Generally speaking, the spouse who is in a stronger financial position may be required to pay for the other’s legal fees in a divorce, however, it doesn’t always work out this way. As in many family law matters, a more appropriate answer to questions concerning responsibility for attorney’s fees is, “it depends.”
Using Community Property to Pay Lawyers
Spouses can agree to use their community property to pay for each party’s lawyer fees. If they use this option, spouses must conduct a careful accounting of community assets used for their legal fees. Family Code section 2032 requires each party who uses community assets for any purpose during a divorce to provide the other party with an accurate accounting of how that property was used.
The obvious disadvantage to using community property to pay for lawyers is that both spouses will have their half of community property reduced by legal fees. This can put the spouse with a weaker financial outlook in a more dubious position. In this case, that party might wish to pursue attorney’s fees from their spouse.
When Spouses Have Disparate Income Levels
Disparate income levels can play a significant role in liability for attorney’s fees during a divorce. If one spouse earns significantly more income than the other, a judge can consider the situation and order responsibility for the latter’s attorney’s fees to the former.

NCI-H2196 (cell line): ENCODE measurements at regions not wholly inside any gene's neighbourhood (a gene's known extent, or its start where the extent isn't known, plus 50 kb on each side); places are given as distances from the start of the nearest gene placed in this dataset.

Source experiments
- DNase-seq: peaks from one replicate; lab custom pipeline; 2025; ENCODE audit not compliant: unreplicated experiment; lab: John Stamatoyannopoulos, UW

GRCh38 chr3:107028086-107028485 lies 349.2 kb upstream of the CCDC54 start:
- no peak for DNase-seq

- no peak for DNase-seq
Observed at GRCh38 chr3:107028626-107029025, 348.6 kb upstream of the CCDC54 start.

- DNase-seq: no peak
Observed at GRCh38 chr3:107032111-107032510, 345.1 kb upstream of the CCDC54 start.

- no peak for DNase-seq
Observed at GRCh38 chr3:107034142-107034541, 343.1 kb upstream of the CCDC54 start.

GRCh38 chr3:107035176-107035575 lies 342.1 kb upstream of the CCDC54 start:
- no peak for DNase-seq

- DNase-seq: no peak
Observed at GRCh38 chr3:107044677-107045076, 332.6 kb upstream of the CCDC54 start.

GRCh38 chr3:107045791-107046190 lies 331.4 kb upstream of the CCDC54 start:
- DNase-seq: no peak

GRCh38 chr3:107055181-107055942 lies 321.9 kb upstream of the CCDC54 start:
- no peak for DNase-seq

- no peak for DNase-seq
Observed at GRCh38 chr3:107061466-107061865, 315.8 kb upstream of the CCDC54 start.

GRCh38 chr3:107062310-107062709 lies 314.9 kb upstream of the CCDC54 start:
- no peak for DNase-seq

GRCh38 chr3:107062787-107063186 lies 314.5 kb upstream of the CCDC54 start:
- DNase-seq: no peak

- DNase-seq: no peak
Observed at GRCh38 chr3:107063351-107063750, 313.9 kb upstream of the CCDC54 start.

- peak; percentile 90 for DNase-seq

California law provides that each party has the right to equal access to legal representation during a divorce. A judge ordering the party with a stronger financial outlook to afford the other’s legal fees – paid for with separate property – is one way to achieve this parity.
That said, it’s not always the case that the financially stronger party will have to pay. Consider a situation where one spouse earns $4,000 in gross income per month while the other spouse is unemployed. Because the earning spouse’s take-home pay is relatively modest after taxes and living expenses, it might be unreasonable to order that person to pay their spouse’s attorney fees in addition to their own.
You may be required to pay your ex’s divorce attorney fees if you are in a significantly stronger financial position than they are, but this isn’t necessarily the case. You and your spouse can also agree to use community assets to afford lawyers or your spouse may be required to use their separate property to pay for their attorney.
For more information about this topic or to request legal assistance, reach out to Claery & Hammond, LLP online today.